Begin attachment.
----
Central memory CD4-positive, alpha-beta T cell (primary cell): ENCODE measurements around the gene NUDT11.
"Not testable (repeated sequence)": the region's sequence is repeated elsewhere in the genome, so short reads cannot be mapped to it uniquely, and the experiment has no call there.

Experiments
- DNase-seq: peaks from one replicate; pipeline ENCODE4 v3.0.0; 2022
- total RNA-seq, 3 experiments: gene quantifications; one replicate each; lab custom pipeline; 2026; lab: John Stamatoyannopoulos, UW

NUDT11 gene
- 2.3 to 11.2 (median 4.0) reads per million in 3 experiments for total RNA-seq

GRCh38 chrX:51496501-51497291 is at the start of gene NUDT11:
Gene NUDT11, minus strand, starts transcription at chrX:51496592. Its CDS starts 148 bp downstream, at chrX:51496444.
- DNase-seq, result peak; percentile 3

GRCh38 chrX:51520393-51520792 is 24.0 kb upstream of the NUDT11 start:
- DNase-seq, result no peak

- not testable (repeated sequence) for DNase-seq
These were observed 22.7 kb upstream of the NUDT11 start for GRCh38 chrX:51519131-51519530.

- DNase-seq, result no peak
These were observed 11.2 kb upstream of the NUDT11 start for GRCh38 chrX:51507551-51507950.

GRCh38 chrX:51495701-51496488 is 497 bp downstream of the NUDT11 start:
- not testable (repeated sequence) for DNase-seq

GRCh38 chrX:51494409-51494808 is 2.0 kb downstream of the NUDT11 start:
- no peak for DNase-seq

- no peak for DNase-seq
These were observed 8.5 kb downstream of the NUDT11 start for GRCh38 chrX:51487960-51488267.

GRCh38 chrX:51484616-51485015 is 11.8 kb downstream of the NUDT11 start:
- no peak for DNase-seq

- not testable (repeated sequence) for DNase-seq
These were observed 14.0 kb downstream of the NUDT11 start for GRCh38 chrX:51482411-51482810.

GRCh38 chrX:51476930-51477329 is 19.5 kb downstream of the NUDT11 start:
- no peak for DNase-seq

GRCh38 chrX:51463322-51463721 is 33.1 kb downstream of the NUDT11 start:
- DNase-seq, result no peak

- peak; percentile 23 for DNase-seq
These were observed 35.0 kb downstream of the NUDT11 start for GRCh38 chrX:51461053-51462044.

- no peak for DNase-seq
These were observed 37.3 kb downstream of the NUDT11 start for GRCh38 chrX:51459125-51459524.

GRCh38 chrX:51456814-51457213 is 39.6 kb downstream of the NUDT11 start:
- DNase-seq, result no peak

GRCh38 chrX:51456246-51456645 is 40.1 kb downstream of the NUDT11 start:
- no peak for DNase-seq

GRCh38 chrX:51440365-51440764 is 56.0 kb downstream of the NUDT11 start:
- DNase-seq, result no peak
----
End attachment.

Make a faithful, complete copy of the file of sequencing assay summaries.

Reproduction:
Central memory CD4-positive, alpha-beta T cell (primary cell): ENCODE measurements around the gene NUDT11.
"Not testable (repeated sequence)": the region's sequence is repeated elsewhere in the genome, so short reads cannot be mapped to it uniquely, and the experiment has no call there.

Experiments
- DNase-seq: peaks from one replicate; pipeline ENCODE4 v3.0.0; 2022
- total RNA-seq, 3 experiments: gene quantifications; one replicate each; lab custom pipeline; 2026; lab: John Stamatoyannopoulos, UW

NUDT11 gene
- 2.3 to 11.2 (median 4.0) reads per million in 3 experiments for total RNA-seq

GRCh38 chrX:51496501-51497291 is at the start of gene NUDT11:
Gene NUDT11, minus strand, starts transcription at chrX:51496592. Its CDS starts 148 bp downstream, at chrX:51496444.
- DNase-seq, result peak; percentile 3

GRCh38 chrX:51520393-51520792 is 24.0 kb upstream of the NUDT11 start:
- DNase-seq, result no peak

- not testable (repeated sequence) for DNase-seq
These were observed 22.7 kb upstream of the NUDT11 start for GRCh38 chrX:51519131-51519530.

- DNase-seq, result no peak
These were observed 11.2 kb upstream of the NUDT11 start for GRCh38 chrX:51507551-51507950.

GRCh38 chrX:51495701-51496488 is 497 bp downstream of the NUDT11 start:
- not testable (repeated sequence) for DNase-seq

GRCh38 chrX:51494409-51494808 is 2.0 kb downstream of the NUDT11 start:
- no peak for DNase-seq

- no peak for DNase-seq
These were observed 8.5 kb downstream of the NUDT11 start for GRCh38 chrX:51487960-51488267.

GRCh38 chrX:51484616-51485015 is 11.8 kb downstream of the NUDT11 start:
- no peak for DNase-seq

- not testable (repeated sequence) for DNase-seq
These were observed 14.0 kb downstream of the NUDT11 start for GRCh38 chrX:51482411-51482810.

GRCh38 chrX:51476930-51477329 is 19.5 kb downstream of the NUDT11 start:
- no peak for DNase-seq

GRCh38 chrX:51463322-51463721 is 33.1 kb downstream of the NUDT11 start:
- DNase-seq, result no peak

- peak; percentile 23 for DNase-seq
These were observed 35.0 kb downstream of the NUDT11 start for GRCh38 chrX:51461053-51462044.

- no peak for DNase-seq
These were observed 37.3 kb downstream of the NUDT11 start for GRCh38 chrX:51459125-51459524.

GRCh38 chrX:51456814-51457213 is 39.6 kb downstream of the NUDT11 start:
- DNase-seq, result no peak

GRCh38 chrX:51456246-51456645 is 40.1 kb downstream of the NUDT11 start:
- no peak for DNase-seq

GRCh38 chrX:51440365-51440764 is 56.0 kb downstream of the NUDT11 start:
- DNase-seq, result no peak